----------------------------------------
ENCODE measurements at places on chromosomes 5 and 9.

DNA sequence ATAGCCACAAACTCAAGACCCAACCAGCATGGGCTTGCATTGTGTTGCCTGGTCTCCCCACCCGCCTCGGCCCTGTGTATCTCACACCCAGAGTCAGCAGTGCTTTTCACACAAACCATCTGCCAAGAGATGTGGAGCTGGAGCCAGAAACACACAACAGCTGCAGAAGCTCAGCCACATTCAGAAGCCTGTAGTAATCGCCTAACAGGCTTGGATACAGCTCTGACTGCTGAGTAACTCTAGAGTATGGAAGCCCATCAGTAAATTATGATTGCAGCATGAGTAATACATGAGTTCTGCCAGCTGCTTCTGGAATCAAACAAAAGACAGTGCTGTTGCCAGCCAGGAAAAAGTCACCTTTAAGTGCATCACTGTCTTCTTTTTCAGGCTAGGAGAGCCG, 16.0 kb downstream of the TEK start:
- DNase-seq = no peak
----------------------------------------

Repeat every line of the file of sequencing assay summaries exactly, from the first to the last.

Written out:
ENCODE measurements at places on chromosomes 5 and 9.

DNA sequence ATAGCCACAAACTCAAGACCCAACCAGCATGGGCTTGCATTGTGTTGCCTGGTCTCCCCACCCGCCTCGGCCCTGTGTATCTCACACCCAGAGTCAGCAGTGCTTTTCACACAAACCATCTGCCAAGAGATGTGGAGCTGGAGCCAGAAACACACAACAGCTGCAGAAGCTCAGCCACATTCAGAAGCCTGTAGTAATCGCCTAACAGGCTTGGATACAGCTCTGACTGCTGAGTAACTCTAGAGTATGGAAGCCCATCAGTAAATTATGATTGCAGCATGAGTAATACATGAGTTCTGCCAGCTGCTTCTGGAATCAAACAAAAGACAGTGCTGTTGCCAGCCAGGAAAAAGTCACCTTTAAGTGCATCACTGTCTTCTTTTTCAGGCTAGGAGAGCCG, 16.0 kb downstream of the TEK start:
- DNase-seq = no peak